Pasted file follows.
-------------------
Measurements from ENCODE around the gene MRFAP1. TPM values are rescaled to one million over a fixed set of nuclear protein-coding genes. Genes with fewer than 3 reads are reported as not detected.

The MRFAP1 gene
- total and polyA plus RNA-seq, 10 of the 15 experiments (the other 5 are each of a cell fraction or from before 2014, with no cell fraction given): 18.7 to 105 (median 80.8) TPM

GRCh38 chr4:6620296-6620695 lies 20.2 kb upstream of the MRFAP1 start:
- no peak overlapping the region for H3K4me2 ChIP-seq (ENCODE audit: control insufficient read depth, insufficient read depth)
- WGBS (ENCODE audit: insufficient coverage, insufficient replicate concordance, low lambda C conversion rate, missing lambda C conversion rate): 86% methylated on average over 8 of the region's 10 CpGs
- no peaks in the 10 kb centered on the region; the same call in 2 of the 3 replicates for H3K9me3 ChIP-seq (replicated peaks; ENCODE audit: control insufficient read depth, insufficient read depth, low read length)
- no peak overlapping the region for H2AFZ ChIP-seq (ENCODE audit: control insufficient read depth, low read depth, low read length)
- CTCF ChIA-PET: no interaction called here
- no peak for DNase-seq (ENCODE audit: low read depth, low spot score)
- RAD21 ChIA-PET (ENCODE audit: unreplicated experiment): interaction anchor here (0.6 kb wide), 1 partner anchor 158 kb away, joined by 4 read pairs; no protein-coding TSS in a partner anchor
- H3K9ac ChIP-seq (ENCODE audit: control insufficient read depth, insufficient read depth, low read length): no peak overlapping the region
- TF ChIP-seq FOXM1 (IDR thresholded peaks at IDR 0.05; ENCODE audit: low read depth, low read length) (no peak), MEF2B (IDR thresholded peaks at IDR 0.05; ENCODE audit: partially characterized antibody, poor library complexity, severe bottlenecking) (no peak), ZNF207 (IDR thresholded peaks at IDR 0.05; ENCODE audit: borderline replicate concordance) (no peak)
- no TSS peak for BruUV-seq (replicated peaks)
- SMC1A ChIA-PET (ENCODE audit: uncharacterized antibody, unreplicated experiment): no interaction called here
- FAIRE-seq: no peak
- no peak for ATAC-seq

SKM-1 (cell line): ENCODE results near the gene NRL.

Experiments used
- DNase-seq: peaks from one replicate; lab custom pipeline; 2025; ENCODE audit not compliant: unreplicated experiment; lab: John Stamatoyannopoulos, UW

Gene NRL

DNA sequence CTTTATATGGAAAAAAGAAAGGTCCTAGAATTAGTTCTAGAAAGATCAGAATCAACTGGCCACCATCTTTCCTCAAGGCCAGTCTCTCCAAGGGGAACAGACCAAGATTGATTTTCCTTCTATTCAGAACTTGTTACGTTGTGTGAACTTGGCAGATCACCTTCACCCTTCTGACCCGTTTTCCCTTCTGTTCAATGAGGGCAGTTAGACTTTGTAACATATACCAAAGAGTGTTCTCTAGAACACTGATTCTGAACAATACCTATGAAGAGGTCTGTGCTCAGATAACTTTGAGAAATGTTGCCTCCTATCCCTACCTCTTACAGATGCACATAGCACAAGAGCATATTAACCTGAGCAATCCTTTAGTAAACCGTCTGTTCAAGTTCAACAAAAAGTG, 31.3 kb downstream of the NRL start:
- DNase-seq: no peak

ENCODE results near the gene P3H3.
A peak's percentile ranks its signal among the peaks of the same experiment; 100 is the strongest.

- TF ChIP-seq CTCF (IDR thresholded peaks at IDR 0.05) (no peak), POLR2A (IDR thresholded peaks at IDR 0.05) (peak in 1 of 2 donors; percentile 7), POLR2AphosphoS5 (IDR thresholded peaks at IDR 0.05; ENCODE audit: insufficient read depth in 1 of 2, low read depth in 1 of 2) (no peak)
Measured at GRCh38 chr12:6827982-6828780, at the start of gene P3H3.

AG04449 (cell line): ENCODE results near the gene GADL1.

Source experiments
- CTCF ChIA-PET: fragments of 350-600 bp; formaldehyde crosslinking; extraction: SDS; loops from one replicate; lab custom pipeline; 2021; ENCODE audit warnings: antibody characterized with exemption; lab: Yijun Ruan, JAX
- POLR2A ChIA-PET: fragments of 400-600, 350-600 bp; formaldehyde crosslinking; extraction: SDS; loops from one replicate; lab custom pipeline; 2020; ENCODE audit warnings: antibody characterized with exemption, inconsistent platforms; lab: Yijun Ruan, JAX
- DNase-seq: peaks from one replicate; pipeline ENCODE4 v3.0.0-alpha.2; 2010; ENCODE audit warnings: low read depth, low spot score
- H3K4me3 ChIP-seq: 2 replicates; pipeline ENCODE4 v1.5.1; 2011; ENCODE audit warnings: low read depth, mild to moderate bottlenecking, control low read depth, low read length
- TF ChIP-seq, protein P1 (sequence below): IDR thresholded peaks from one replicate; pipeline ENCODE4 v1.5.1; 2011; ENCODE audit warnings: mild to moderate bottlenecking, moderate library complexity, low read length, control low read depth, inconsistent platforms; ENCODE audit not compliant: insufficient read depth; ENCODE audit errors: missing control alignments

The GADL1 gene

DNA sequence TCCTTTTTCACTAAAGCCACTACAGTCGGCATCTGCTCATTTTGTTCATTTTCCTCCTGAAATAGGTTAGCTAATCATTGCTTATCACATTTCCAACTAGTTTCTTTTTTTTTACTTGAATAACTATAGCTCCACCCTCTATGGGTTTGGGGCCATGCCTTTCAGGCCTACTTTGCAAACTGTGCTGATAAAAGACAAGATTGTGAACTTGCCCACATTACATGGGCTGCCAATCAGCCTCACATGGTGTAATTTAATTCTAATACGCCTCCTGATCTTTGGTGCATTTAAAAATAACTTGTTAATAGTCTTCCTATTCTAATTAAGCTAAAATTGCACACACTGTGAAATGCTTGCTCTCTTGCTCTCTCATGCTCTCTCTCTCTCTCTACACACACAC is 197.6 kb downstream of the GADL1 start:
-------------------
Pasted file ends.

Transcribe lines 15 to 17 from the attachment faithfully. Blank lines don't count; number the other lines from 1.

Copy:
- SMC1A ChIA-PET (ENCODE audit: uncharacterized antibody, unreplicated experiment): no interaction called here
- FAIRE-seq: no peak
- no peak for ATAC-seq